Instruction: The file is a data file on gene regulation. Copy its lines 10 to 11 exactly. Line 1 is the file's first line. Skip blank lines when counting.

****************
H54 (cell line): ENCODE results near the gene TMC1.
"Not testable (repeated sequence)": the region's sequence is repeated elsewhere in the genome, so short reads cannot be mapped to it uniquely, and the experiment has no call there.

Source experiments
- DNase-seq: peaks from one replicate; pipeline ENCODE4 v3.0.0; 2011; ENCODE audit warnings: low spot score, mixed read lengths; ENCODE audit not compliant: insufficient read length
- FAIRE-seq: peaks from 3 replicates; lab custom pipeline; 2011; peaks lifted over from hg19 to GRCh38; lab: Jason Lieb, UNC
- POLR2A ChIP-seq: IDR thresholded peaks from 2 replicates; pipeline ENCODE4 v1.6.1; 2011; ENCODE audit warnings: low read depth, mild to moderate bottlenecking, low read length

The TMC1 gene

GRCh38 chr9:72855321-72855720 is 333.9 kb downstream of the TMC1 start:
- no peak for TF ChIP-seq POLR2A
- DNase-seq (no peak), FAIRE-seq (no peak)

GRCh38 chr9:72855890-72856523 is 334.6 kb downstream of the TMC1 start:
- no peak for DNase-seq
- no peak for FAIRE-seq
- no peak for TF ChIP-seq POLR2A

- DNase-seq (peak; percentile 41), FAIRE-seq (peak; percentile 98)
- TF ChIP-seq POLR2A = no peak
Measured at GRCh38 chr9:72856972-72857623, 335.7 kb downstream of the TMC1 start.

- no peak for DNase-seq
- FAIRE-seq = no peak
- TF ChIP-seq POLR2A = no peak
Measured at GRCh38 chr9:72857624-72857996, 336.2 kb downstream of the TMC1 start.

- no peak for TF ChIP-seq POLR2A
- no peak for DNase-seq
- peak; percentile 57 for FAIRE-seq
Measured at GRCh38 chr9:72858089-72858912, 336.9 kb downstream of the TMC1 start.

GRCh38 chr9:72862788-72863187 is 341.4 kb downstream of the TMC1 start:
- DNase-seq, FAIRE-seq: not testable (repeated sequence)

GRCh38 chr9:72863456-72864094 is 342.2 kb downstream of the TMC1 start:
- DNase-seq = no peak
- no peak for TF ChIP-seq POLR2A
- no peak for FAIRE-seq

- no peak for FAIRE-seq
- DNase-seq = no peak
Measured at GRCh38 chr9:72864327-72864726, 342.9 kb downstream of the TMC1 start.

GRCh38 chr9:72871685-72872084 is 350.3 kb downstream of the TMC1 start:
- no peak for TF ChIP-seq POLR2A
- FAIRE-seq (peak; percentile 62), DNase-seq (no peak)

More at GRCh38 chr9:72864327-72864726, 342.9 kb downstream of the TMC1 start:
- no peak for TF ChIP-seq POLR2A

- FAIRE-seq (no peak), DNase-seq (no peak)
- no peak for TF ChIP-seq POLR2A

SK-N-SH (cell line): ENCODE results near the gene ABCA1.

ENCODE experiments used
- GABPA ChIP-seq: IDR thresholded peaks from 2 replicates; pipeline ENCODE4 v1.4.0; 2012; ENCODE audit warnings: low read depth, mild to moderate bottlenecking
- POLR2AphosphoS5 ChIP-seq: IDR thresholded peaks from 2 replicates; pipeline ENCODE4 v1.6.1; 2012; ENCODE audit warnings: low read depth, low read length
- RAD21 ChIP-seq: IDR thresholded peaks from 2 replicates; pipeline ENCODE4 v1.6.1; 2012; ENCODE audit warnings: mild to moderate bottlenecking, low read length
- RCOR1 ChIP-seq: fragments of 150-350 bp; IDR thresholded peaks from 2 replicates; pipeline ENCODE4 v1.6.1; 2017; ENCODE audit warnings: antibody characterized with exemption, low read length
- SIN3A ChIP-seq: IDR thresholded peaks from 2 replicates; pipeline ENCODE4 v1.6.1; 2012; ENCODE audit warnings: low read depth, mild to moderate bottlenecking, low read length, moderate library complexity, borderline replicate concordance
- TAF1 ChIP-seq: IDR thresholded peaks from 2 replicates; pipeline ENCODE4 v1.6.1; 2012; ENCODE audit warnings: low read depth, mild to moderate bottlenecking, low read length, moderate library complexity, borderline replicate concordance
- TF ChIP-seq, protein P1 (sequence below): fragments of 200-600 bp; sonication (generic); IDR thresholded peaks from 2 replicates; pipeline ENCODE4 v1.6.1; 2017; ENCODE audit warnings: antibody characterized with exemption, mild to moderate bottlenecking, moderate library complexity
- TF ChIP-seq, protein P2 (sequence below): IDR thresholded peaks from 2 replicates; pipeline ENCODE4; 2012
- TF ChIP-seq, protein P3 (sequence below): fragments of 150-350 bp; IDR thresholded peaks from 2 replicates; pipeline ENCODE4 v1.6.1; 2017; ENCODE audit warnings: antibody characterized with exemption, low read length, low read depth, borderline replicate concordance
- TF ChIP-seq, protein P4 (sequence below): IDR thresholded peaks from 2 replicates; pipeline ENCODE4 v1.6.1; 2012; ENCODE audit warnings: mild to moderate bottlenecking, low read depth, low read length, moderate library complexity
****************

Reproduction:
- DNase-seq (no peak), FAIRE-seq (no peak)

GRCh38 chr9:72855890-72856523 is 334.6 kb downstream of the TMC1 start: